GRE Vs. IQ

by Madison Carter

    The Graduate Record Examination, or GRE, aims to predict the likely success of a student aspiring to complete a graduate program. IQ tests attempt to determine the natural giftedness of an individual, regardless of the current level of education or knowledge. Both tests assume no knowledge of the subject matter tested. The suitability of each test rests on the goals, needs and purpose for taking the test.

    The GRE tests analytical ability, quantitative analysis, logic and comprehension as it relates to the activities required to succeed in a graduate program. GRE testing aims to target specific abilities that correlate with intelligence, concentrating on verbal reasoning, quantitative reasoning and analytical ability. The GRE uses a combination of essay writing and multiple-choice questions. The information needed to answer each question appears within the test. Because of this, you don't need specific knowledge of a subject.

    Like the GRE, an IQ test attempts to measure the likelihood of educational achievement. However, the types and breadth of IQ tests make the testing of IQ less standardized than the GRE. In general, an IQ test places a high emphasis on abstract reasoning abilities. While many different types of IQ tests exist, each one attempts to evaluate a person's ability to store and recall information, reasoning ability and aptitude for picking up new skills. Some of the most common intelligence tests include the Stanford-Binet, Differential Ability Scales, Otis-Gamma and the Naglieri Nonverbal Ability Test. Psychologists and other qualified professionals must administer these tests for accurate results.

    IQ and GRE tests both measure vocabulary knowledge, quantitative reasoning, abstract reasoning, fluid reasoning and working memory. Fluid reasoning measures your ability to react and respond to novel and unpredictable situations. IQ tests attempt to measure this by providing you with puzzles and word problems to solve. The GRE measures your ability to understand and respond to situations outlined within a paragraph of information. Fluid reasoning requires the ability to combine abstract reasoning, logic and working memory to solve problems. Unlike the GRE, IQ tests generally don't require you to complete essay questions and may require you to work with physical objects.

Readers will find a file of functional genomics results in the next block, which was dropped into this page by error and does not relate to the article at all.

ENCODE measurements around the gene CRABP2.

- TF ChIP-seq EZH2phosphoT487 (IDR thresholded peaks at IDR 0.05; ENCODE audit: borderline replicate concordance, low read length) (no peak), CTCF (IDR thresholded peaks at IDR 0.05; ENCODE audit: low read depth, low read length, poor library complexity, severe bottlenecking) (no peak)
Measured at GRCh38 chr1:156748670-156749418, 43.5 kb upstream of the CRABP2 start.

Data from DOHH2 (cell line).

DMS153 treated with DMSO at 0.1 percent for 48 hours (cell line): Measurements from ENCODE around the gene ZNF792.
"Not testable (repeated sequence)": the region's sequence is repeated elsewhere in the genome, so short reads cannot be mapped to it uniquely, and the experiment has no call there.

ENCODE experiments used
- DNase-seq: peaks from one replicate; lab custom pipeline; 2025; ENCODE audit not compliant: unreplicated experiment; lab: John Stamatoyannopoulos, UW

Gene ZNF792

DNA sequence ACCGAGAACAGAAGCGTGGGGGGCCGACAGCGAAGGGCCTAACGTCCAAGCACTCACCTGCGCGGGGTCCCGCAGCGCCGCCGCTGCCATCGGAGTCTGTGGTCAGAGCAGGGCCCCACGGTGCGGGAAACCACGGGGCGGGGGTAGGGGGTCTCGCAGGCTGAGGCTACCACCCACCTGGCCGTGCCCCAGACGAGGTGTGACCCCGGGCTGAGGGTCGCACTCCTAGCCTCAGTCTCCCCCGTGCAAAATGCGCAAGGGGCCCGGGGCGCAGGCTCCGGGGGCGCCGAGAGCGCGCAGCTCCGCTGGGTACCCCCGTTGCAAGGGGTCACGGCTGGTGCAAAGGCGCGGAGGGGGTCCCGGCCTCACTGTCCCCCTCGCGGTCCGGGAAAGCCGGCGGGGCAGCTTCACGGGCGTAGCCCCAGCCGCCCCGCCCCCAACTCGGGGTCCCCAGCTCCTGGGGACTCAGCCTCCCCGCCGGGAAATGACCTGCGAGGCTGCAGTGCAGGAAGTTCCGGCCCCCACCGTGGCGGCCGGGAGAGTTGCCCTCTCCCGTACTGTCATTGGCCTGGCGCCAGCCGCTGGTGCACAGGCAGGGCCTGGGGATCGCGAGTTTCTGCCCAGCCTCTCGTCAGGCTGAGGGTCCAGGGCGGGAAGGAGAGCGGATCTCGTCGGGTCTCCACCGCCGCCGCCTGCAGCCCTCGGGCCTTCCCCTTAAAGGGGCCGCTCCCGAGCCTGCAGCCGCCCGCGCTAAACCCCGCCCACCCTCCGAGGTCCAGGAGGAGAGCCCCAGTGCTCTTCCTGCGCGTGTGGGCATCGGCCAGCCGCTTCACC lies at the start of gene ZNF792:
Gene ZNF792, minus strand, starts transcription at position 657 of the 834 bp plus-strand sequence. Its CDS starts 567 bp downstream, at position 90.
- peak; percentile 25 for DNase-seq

IQ tests purport to measure your intelligence regardless of background and educational level. Many professionals believe that because of this, an IQ score should stay consistent throughout life, provided you receive a typical education as measured by the content knowledge of your peers. The GRE test structure provides a way to improve your scores by studying aspects of the test on which you perform poorly. Taking GRE practice tests, learning specific strategies and gaining familiarity using a calculator helps improve scores on the test.

    American Mensa provides membership services specifically for individuals with a high IQ. The members come from all types of backgrounds. Qualifying for membership requires that you demonstrate high intelligence. High scores on IQ tests commonly administered by schools and the GRE both qualify individuals for membership into Mensa. However, only candidates that took the GRE before September 30, 2001 can use test scores from the GRE for membership qualification. Since the GRE provides a general testing of intelligence, you can use your GRE score to determine what you might score on an intelligence test.

    About the Author

    Madison Carter specializes in computer technology, music, digital audio and recording. She writes professionally for IBM, STACK daily news, Angie's List and NewMusicBox.org. Carter holds a doctoral degree from the University of Washington.

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